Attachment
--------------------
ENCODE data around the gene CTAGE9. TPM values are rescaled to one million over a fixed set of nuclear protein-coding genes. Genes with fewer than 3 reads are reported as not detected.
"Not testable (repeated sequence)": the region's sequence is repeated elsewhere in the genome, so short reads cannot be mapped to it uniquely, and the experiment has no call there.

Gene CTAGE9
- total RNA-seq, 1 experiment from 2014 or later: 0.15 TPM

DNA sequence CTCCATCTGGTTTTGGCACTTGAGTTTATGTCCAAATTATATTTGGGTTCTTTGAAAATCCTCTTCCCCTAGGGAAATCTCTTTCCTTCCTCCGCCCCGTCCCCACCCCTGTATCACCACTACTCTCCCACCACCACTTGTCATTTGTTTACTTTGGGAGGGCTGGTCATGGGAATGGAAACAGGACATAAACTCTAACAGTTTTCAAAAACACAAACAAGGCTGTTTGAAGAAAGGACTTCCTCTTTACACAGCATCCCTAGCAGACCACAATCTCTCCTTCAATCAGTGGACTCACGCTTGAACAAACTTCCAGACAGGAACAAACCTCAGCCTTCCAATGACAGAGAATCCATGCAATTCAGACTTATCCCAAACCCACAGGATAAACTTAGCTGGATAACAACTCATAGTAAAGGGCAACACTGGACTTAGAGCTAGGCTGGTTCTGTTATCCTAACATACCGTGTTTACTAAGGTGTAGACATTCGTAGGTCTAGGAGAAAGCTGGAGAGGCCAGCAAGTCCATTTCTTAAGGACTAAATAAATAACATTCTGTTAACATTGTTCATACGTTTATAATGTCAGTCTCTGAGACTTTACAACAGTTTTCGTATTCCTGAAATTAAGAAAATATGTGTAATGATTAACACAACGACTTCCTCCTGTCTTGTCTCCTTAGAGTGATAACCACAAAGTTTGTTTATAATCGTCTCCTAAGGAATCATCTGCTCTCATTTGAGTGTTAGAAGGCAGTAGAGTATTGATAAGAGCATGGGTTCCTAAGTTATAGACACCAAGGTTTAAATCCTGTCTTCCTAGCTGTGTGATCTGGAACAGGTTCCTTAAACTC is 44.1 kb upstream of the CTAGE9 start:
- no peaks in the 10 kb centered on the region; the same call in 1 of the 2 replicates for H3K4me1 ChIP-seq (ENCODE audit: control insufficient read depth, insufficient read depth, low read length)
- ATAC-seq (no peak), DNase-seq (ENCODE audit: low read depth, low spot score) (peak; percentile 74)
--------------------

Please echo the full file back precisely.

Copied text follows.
ENCODE data around the gene CTAGE9. TPM values are rescaled to one million over a fixed set of nuclear protein-coding genes. Genes with fewer than 3 reads are reported as not detected.
"Not testable (repeated sequence)": the region's sequence is repeated elsewhere in the genome, so short reads cannot be mapped to it uniquely, and the experiment has no call there.

Gene CTAGE9
- total RNA-seq, 1 experiment from 2014 or later: 0.15 TPM

DNA sequence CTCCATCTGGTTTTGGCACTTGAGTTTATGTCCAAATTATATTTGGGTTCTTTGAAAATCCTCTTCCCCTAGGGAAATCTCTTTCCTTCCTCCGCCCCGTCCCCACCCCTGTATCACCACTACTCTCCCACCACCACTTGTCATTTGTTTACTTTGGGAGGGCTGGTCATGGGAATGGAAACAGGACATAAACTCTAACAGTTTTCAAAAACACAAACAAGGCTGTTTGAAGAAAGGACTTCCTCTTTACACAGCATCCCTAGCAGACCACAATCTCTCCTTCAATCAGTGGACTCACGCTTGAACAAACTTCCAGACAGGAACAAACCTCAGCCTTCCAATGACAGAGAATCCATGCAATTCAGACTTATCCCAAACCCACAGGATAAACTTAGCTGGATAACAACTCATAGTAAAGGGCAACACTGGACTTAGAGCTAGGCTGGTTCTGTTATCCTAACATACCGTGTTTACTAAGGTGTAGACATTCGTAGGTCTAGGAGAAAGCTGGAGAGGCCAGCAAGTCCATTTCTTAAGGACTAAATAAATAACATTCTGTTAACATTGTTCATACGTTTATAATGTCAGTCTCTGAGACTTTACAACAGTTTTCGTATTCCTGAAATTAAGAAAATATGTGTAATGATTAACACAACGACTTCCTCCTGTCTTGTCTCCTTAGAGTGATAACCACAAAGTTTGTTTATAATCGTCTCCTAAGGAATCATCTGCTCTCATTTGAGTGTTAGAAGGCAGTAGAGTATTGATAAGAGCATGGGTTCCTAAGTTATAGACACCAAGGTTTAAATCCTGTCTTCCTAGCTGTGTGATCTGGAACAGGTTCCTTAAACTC is 44.1 kb upstream of the CTAGE9 start:
- no peaks in the 10 kb centered on the region; the same call in 1 of the 2 replicates for H3K4me1 ChIP-seq (ENCODE audit: control insufficient read depth, insufficient read depth, low read length)
- ATAC-seq (no peak), DNase-seq (ENCODE audit: low read depth, low spot score) (peak; percentile 74)